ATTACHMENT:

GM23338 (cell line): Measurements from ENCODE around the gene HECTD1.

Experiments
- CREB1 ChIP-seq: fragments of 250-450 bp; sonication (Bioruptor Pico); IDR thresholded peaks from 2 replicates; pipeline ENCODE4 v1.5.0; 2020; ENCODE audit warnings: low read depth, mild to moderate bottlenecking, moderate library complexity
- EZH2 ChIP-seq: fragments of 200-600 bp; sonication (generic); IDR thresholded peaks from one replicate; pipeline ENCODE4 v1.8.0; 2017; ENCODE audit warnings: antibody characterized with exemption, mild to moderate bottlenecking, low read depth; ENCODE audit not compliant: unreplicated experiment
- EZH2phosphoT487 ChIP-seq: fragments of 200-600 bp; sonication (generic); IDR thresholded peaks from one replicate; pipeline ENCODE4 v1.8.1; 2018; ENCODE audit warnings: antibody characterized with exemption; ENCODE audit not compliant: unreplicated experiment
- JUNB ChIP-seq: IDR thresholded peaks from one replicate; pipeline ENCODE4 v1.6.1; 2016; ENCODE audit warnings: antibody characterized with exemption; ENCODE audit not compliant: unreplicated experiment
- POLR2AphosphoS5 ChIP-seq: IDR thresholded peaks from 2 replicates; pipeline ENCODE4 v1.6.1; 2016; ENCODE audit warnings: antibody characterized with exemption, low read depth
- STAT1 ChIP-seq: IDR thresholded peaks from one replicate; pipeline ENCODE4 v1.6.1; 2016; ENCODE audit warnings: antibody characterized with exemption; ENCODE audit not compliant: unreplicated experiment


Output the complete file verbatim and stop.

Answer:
GM23338 (cell line): Measurements from ENCODE around the gene HECTD1.

Experiments
- CREB1 ChIP-seq: fragments of 250-450 bp; sonication (Bioruptor Pico); IDR thresholded peaks from 2 replicates; pipeline ENCODE4 v1.5.0; 2020; ENCODE audit warnings: low read depth, mild to moderate bottlenecking, moderate library complexity
- EZH2 ChIP-seq: fragments of 200-600 bp; sonication (generic); IDR thresholded peaks from one replicate; pipeline ENCODE4 v1.8.0; 2017; ENCODE audit warnings: antibody characterized with exemption, mild to moderate bottlenecking, low read depth; ENCODE audit not compliant: unreplicated experiment
- EZH2phosphoT487 ChIP-seq: fragments of 200-600 bp; sonication (generic); IDR thresholded peaks from one replicate; pipeline ENCODE4 v1.8.1; 2018; ENCODE audit warnings: antibody characterized with exemption; ENCODE audit not compliant: unreplicated experiment
- JUNB ChIP-seq: IDR thresholded peaks from one replicate; pipeline ENCODE4 v1.6.1; 2016; ENCODE audit warnings: antibody characterized with exemption; ENCODE audit not compliant: unreplicated experiment
- POLR2AphosphoS5 ChIP-seq: IDR thresholded peaks from 2 replicates; pipeline ENCODE4 v1.6.1; 2016; ENCODE audit warnings: antibody characterized with exemption, low read depth
- STAT1 ChIP-seq: IDR thresholded peaks from one replicate; pipeline ENCODE4 v1.6.1; 2016; ENCODE audit warnings: antibody characterized with exemption; ENCODE audit not compliant: unreplicated experiment